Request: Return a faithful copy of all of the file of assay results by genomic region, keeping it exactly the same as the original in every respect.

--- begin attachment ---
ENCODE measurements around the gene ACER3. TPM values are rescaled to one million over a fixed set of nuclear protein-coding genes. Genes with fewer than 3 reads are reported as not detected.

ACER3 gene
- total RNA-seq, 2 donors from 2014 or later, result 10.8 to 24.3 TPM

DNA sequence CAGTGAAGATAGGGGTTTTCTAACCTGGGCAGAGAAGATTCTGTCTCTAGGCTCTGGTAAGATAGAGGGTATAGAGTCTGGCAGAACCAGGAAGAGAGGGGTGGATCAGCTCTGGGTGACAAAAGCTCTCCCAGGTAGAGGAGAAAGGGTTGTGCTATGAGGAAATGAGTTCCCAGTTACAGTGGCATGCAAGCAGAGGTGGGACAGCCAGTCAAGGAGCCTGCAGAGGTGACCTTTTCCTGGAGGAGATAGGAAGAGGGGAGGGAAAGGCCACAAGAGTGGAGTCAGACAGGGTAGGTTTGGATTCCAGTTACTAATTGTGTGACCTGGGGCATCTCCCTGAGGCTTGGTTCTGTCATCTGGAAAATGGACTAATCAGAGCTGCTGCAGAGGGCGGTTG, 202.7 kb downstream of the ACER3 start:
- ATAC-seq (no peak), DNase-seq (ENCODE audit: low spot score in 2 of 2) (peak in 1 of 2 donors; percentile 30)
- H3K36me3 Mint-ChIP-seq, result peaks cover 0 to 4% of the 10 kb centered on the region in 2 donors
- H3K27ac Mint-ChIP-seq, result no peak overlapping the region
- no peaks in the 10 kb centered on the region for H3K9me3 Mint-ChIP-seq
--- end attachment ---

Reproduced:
ENCODE measurements around the gene ACER3. TPM values are rescaled to one million over a fixed set of nuclear protein-coding genes. Genes with fewer than 3 reads are reported as not detected.

ACER3 gene
- total RNA-seq, 2 donors from 2014 or later, result 10.8 to 24.3 TPM

DNA sequence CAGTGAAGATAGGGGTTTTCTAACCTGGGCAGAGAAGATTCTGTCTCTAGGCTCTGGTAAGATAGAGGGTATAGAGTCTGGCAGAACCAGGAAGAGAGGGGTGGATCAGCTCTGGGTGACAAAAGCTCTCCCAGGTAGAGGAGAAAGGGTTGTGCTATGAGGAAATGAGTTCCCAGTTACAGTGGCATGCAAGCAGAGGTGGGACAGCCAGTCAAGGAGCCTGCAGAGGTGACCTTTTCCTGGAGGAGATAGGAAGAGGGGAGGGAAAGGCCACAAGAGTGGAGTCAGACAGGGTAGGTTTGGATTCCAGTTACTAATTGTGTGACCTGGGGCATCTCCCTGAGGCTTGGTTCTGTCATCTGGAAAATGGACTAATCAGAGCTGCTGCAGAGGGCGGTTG, 202.7 kb downstream of the ACER3 start:
- ATAC-seq (no peak), DNase-seq (ENCODE audit: low spot score in 2 of 2) (peak in 1 of 2 donors; percentile 30)
- H3K36me3 Mint-ChIP-seq, result peaks cover 0 to 4% of the 10 kb centered on the region in 2 donors
- H3K27ac Mint-ChIP-seq, result no peak overlapping the region
- no peaks in the 10 kb centered on the region for H3K9me3 Mint-ChIP-seq